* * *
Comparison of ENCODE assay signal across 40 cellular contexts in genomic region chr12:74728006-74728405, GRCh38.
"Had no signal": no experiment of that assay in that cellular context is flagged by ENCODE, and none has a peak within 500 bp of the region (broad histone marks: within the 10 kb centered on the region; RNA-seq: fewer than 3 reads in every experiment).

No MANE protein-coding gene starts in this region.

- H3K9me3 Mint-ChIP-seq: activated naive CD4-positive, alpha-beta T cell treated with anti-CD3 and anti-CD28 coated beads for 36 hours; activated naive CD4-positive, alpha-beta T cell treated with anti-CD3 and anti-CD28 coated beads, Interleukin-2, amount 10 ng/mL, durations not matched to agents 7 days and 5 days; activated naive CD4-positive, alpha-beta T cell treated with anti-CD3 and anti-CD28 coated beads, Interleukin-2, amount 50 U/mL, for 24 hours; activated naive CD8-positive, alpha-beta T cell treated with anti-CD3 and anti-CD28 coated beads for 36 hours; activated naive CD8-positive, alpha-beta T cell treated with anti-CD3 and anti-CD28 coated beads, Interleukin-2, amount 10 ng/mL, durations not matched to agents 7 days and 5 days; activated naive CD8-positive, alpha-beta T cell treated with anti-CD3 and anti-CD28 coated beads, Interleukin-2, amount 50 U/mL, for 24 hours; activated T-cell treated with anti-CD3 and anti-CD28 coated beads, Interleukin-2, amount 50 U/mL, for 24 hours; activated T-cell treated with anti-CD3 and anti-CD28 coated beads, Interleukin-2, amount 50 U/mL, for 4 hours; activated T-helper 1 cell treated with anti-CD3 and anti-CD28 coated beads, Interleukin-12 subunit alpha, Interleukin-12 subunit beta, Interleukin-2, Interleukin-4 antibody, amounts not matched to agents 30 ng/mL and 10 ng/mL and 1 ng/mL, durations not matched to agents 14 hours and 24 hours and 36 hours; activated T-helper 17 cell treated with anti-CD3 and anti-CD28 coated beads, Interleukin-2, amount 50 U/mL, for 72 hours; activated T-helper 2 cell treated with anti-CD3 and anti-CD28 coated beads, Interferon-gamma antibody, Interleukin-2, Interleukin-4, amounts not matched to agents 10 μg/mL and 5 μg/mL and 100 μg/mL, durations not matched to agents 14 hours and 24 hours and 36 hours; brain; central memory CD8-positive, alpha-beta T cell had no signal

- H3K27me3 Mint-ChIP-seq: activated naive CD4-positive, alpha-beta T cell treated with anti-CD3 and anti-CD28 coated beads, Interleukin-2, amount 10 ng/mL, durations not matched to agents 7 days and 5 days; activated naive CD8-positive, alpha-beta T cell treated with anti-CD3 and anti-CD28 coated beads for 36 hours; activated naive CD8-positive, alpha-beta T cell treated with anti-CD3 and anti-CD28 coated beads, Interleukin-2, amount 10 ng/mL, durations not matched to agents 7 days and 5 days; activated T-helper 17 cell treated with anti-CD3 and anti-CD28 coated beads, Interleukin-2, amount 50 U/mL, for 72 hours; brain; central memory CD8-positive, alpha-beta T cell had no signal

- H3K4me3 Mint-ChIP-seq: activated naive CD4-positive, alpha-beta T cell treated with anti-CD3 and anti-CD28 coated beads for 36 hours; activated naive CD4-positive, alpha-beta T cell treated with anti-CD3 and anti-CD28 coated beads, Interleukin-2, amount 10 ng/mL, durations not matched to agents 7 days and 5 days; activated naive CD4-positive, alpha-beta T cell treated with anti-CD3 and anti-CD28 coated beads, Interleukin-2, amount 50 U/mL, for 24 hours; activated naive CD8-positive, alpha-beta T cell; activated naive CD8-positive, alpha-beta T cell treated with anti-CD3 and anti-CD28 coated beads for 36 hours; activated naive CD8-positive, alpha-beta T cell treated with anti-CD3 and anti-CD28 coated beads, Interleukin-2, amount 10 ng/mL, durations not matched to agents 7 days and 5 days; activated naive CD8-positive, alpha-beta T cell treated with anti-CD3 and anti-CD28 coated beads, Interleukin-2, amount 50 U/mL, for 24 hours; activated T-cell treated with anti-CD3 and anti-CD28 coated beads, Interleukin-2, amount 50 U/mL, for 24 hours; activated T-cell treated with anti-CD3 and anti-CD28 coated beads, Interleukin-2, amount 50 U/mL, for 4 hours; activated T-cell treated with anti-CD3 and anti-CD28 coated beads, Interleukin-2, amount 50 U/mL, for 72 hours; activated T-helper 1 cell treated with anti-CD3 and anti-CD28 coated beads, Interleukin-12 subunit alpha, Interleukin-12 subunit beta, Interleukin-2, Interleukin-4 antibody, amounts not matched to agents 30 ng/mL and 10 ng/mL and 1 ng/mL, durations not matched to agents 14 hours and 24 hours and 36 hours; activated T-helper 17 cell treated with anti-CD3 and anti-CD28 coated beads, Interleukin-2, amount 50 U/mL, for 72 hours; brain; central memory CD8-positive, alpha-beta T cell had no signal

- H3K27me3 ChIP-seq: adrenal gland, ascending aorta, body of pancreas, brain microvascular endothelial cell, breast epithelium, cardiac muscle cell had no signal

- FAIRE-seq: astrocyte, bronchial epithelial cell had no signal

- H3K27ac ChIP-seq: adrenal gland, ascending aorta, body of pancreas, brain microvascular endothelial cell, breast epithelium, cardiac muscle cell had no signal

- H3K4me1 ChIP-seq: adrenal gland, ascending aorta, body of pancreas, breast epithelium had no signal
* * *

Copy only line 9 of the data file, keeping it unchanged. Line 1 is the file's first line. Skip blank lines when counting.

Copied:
- H3K27ac ChIP-seq: adrenal gland, ascending aorta, body of pancreas, brain microvascular endothelial cell, breast epithelium, cardiac muscle cell had no signal